Sunday, September 14, 2008

Jews and power

Over the summer, I took some time off from blogging. After my wonderful Bar Mitzvah experience, I needed a breather to focus on some other things over the summer. It is good to be back.

(The following is a collection of reflections that I had during Shabbat services yesterday).

I recently finished reading the book, Jews and Power. It explores the positions of power Jews have held throughout history, and our often tenuous relationship with power, whether through oppressions, conspiracy theories inflating the power we hold, and how Jews generally view power and its responsibilities.

I was thinking about this book yesterday in shul, when I met Sen. Joe Lieberman. I noticed hum davening in the crowd, apparently in town for a family wedding. When our eyes caught as we passed each other, I extended my hand and wished the Senator a Good Shabbos.

Upon reflecting on this moment, I began to think about my access to people in power ever since I became Jewish. Instantly, an uncomfortable feeling crept in, when I realized I have met more people in power since I joined the Jewish community, than before in my previous communities. With this thought, was I being besieged by the myth of how powerful Jews were, and reinforcing that within my head? What does power mean to me, and what does it meant to have access to it?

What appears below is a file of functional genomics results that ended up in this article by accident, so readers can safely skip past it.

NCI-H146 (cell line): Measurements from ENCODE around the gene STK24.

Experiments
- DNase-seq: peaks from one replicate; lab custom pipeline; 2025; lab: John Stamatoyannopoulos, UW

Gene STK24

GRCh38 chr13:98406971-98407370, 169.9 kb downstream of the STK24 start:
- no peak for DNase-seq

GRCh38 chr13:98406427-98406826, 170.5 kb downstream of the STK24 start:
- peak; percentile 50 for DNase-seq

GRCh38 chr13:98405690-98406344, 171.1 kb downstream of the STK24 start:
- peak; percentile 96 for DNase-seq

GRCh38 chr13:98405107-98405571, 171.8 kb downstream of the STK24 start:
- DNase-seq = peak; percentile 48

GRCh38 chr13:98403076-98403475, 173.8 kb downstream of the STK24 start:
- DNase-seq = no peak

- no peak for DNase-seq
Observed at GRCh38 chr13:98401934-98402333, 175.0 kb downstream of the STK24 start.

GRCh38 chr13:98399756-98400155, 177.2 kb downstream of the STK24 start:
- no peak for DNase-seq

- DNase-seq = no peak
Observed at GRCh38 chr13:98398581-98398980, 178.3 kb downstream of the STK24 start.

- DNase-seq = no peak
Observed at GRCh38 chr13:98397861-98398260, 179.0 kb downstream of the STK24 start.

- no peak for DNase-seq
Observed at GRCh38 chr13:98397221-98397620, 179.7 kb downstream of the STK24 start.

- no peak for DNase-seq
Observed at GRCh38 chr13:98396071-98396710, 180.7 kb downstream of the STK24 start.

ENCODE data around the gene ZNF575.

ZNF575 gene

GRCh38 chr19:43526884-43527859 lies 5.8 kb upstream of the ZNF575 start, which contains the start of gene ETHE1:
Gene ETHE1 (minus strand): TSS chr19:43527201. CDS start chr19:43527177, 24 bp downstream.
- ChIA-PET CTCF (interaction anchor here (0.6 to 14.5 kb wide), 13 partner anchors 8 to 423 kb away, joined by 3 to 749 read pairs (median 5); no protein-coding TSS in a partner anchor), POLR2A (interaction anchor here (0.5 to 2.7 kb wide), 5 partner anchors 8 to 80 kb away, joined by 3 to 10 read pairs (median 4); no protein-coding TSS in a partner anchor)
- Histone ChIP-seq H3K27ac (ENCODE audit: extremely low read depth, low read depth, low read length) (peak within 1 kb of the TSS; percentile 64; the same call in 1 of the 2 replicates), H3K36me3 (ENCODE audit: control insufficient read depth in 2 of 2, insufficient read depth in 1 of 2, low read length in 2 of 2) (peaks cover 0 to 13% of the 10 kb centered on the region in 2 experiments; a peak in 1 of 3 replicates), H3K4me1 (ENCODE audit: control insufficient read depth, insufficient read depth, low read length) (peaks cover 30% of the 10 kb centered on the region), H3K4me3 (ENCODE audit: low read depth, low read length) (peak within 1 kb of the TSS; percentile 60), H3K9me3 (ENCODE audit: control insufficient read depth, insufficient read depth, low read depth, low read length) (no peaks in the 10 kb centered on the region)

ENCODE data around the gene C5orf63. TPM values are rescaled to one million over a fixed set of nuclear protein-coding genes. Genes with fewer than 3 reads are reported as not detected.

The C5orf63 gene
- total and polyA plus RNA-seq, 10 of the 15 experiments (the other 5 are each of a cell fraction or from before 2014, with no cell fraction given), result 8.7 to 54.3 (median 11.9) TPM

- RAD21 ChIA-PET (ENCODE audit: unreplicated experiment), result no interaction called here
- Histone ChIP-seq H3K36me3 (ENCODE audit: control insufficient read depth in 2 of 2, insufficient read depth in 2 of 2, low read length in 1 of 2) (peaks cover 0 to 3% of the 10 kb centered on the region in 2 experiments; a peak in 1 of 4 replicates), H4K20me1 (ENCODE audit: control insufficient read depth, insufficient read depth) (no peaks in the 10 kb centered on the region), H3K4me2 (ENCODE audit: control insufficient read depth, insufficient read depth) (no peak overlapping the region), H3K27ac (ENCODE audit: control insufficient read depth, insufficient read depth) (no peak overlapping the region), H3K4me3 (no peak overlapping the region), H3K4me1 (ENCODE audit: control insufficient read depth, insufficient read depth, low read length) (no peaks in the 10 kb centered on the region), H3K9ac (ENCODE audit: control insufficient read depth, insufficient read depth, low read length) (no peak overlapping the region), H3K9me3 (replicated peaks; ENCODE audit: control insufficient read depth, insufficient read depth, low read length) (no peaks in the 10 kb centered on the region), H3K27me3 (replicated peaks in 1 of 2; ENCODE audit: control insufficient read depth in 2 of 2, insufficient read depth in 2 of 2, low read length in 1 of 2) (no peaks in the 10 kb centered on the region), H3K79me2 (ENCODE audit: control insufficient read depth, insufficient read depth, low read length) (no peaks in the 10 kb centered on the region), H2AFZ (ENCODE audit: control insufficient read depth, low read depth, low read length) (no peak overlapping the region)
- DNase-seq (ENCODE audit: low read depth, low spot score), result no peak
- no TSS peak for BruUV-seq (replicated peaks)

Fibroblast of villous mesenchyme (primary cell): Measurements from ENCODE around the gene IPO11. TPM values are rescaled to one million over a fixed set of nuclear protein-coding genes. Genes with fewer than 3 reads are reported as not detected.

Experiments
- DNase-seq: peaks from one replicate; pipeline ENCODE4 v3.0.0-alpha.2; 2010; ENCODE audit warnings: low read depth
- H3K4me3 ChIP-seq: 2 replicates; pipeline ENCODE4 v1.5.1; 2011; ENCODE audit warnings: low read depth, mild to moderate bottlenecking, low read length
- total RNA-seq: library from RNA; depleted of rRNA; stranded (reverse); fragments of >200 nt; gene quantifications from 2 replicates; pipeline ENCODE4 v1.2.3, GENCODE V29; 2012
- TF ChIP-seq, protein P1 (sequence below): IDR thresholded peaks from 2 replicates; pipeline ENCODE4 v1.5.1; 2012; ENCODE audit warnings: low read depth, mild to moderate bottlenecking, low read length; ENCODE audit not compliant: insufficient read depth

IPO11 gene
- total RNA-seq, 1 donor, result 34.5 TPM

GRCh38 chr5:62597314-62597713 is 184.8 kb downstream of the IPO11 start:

The small size of the Jewish community means that, mathematicaly, I will come into contact with various folks who are in powerful positions, just like I will meet average people. What does it mean, though, when our community has a disproportionate amount of people in power, relative to our size? Are "they" correct about the Jews greedy need for power?

Not exactly. Judaism, with all its flaws, incarnations, and diverse expressions, hold the practice of education, study, and debate as strongholds of the culture. It also says community is the pillar through which we all thrive. What occurs in the Jewish community is what happens when you invest energy and time into your family and community. Judaism is a model to other communities to show how they can thrive if they hold similar values, and many communities that do succeed as much as the Jews do.

Sen. Lieberman's presence at shul yesterday was not an example of the Jews having too much power, but instead a representation of the kind of people a strong community that values education and ethical self-realization can produce. While many are (rightfully, IMHO) angry with the Senator right now, no one can say he is not brilliant, a wonderful public servant, and someone who stands on his own two feet. This is exactly the kind of person Judaism strives to produce.

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